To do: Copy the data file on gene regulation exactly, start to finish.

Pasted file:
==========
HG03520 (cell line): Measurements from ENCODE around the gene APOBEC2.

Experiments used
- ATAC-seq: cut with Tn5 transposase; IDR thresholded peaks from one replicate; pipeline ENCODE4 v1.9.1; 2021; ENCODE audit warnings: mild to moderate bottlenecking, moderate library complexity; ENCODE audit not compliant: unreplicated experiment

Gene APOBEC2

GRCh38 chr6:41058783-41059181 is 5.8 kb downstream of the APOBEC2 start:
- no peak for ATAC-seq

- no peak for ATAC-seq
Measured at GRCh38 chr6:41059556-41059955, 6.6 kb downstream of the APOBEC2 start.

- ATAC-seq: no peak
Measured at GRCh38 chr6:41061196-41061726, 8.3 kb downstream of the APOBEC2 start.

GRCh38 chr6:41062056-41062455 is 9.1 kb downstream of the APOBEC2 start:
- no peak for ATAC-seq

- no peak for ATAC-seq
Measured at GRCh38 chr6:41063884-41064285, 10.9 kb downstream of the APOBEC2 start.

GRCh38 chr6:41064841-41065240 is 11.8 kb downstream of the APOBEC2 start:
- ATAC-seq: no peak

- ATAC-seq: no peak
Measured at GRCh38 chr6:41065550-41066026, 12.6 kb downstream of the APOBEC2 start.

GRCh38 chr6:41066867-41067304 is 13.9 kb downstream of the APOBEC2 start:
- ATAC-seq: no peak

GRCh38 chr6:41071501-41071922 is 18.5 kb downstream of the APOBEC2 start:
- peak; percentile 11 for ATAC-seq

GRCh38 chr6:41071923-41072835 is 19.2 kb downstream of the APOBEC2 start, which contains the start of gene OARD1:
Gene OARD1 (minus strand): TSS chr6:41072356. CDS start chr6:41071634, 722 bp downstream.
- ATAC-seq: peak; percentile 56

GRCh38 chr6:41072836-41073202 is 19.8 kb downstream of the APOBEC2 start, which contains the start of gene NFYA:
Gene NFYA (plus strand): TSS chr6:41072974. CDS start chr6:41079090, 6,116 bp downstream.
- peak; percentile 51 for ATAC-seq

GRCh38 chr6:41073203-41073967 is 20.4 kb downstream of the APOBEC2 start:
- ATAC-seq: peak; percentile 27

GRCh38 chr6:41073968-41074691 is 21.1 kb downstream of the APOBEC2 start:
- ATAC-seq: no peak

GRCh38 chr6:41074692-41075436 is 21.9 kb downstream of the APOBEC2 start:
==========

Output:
HG03520 (cell line): Measurements from ENCODE around the gene APOBEC2.

Experiments used
- ATAC-seq: cut with Tn5 transposase; IDR thresholded peaks from one replicate; pipeline ENCODE4 v1.9.1; 2021; ENCODE audit warnings: mild to moderate bottlenecking, moderate library complexity; ENCODE audit not compliant: unreplicated experiment

Gene APOBEC2

GRCh38 chr6:41058783-41059181 is 5.8 kb downstream of the APOBEC2 start:
- no peak for ATAC-seq

- no peak for ATAC-seq
Measured at GRCh38 chr6:41059556-41059955, 6.6 kb downstream of the APOBEC2 start.

- ATAC-seq: no peak
Measured at GRCh38 chr6:41061196-41061726, 8.3 kb downstream of the APOBEC2 start.

GRCh38 chr6:41062056-41062455 is 9.1 kb downstream of the APOBEC2 start:
- no peak for ATAC-seq

- no peak for ATAC-seq
Measured at GRCh38 chr6:41063884-41064285, 10.9 kb downstream of the APOBEC2 start.

GRCh38 chr6:41064841-41065240 is 11.8 kb downstream of the APOBEC2 start:
- ATAC-seq: no peak

- ATAC-seq: no peak
Measured at GRCh38 chr6:41065550-41066026, 12.6 kb downstream of the APOBEC2 start.

GRCh38 chr6:41066867-41067304 is 13.9 kb downstream of the APOBEC2 start:
- ATAC-seq: no peak

GRCh38 chr6:41071501-41071922 is 18.5 kb downstream of the APOBEC2 start:
- peak; percentile 11 for ATAC-seq

GRCh38 chr6:41071923-41072835 is 19.2 kb downstream of the APOBEC2 start, which contains the start of gene OARD1:
Gene OARD1 (minus strand): TSS chr6:41072356. CDS start chr6:41071634, 722 bp downstream.
- ATAC-seq: peak; percentile 56

GRCh38 chr6:41072836-41073202 is 19.8 kb downstream of the APOBEC2 start, which contains the start of gene NFYA:
Gene NFYA (plus strand): TSS chr6:41072974. CDS start chr6:41079090, 6,116 bp downstream.
- peak; percentile 51 for ATAC-seq

GRCh38 chr6:41073203-41073967 is 20.4 kb downstream of the APOBEC2 start:
- ATAC-seq: peak; percentile 27

GRCh38 chr6:41073968-41074691 is 21.1 kb downstream of the APOBEC2 start:
- ATAC-seq: no peak

GRCh38 chr6:41074692-41075436 is 21.9 kb downstream of the APOBEC2 start: